The variations mainly come down to the size and shape of the diamond being used. Six prongs are most compatible with round stones since the prongs can be evenly distributed around the circumference of a circle, but square and rectangular shapes, like an emerald or princess cut, are better off with four prongs: one for each corner. A pear-shaped stone can be set with three prongs; an oval can be set with eight. The combinations are nearly infinite.

What to Look For in Prong Settings

Prong settings can be used in a wide variety of ring styles but, for the most part, prong-set rings tend to be simple: a single, solitaire stone on a plain or pavé band. This, coupled with the fact that prong settings use minimal metal, means that they can be some of the most affordable ring options. Because there are fewer design flourishes, the little things are especially important. Look for a stone of the best color and clarity within your budget and pay attention to the quality of the craftsmanship. Do the prongs snag on fabric? Any rough edges or sharp points? Everything should be uniformly finished and smooth to the touch.

Potential Problems

The one potential downside to prong settings is that they are susceptible to coming loose. Everyday wear-and-tear can gradually bend the prongs, which can eventually lead to the stone falling out. This can be avoided with a little advance planning: If you invest in a prong-set ring, take it to the jeweler every few years to have the prongs tightened. Gold, especially 18 karat and higher, is a very soft, malleable metal — making it more likely to get bent out of shape. So, even if a ring’s band is gold, the safest choice is prongs in platinum, which is the strongest precious metal on the market.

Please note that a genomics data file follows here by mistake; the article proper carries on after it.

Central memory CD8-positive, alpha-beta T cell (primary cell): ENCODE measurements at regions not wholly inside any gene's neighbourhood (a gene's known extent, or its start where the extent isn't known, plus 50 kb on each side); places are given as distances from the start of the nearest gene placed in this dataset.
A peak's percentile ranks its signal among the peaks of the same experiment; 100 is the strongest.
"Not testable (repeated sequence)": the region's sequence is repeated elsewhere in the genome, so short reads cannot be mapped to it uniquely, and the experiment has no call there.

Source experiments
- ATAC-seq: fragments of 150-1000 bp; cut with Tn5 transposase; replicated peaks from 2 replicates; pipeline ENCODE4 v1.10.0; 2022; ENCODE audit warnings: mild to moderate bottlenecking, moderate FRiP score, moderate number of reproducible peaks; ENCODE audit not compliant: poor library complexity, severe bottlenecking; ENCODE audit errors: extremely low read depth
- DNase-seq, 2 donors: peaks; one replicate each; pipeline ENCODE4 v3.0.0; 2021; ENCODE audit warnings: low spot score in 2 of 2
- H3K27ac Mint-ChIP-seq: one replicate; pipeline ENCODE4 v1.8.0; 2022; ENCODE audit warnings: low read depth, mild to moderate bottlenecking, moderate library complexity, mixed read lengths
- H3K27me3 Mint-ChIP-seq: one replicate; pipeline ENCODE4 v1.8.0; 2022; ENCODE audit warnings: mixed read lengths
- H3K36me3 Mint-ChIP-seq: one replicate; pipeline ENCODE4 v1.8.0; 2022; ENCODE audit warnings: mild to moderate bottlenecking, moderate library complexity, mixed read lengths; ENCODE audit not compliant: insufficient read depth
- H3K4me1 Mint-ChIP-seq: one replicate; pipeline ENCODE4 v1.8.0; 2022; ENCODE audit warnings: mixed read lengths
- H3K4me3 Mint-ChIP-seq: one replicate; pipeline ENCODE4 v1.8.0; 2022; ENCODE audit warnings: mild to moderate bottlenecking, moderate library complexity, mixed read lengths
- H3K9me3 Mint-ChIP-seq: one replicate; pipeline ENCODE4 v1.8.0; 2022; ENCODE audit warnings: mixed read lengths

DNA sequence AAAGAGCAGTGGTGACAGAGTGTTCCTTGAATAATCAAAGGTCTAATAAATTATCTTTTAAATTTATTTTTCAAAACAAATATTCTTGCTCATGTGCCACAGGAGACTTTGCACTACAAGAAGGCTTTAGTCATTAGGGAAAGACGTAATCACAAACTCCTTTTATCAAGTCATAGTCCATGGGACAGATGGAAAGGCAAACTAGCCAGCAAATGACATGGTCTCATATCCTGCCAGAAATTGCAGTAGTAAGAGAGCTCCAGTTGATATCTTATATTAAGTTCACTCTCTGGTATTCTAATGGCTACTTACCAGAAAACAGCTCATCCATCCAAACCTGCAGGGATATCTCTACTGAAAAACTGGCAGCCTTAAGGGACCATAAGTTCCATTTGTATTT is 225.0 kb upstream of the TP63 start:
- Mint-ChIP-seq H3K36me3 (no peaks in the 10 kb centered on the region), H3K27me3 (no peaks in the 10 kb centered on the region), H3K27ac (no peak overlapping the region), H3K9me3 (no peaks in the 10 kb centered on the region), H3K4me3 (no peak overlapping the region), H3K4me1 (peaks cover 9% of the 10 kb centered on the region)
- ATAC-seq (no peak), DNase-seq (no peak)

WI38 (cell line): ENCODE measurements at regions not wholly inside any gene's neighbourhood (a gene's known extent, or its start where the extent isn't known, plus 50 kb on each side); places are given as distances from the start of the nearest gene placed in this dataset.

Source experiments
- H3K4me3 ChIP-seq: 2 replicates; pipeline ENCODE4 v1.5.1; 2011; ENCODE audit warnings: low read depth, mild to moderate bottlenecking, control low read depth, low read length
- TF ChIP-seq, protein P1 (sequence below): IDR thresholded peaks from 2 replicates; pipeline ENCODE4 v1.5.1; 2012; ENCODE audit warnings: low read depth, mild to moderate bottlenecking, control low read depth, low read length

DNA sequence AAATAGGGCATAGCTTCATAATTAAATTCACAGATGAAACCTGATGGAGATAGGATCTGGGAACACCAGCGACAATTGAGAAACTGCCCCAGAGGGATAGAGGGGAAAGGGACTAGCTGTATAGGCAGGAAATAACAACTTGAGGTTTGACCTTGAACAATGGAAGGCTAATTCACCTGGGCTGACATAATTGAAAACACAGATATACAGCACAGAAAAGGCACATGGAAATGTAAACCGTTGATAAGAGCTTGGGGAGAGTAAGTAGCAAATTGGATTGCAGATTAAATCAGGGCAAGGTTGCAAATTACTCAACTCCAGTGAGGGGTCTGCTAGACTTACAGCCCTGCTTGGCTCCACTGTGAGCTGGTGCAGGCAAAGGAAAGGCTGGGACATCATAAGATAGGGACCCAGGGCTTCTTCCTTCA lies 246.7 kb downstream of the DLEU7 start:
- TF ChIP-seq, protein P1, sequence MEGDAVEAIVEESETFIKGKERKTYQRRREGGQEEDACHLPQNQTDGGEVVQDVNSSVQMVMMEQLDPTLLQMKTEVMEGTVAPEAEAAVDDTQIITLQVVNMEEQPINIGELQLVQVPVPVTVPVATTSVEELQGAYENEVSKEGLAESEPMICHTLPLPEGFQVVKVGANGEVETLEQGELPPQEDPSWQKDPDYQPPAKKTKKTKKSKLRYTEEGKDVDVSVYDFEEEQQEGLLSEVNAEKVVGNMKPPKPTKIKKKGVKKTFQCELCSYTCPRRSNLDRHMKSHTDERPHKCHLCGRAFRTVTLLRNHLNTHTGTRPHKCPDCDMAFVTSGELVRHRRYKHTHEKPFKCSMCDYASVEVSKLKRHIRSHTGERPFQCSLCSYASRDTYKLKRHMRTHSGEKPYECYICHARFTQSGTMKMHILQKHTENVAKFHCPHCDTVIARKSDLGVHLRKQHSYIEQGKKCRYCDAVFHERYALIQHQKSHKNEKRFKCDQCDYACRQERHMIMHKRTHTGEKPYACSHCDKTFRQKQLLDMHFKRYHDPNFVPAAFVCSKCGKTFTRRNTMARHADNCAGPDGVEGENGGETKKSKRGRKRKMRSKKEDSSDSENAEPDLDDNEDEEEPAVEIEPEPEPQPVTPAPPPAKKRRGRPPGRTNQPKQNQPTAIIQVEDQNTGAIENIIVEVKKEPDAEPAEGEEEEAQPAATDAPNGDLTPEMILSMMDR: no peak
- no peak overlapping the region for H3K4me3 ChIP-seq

10 Prong Setting Diamond Rings for All Budgets

Prong settings are a timeless choice, yielding quintessentially classic engagement rings. If your bride-to-be hasn’t hinted at any particular preference of setting, prongs are the most failsafe option. Here are 10 of our favorites.

With a 2.00 carat stunner like this, you don’t need much else. An understated six-prong setting in rose gold makes for one perfectly understated ring. $2,500 (Photo courtesy of Greenwich St. Jewelers)

Photo courtesy of Greenwich St. Jewelers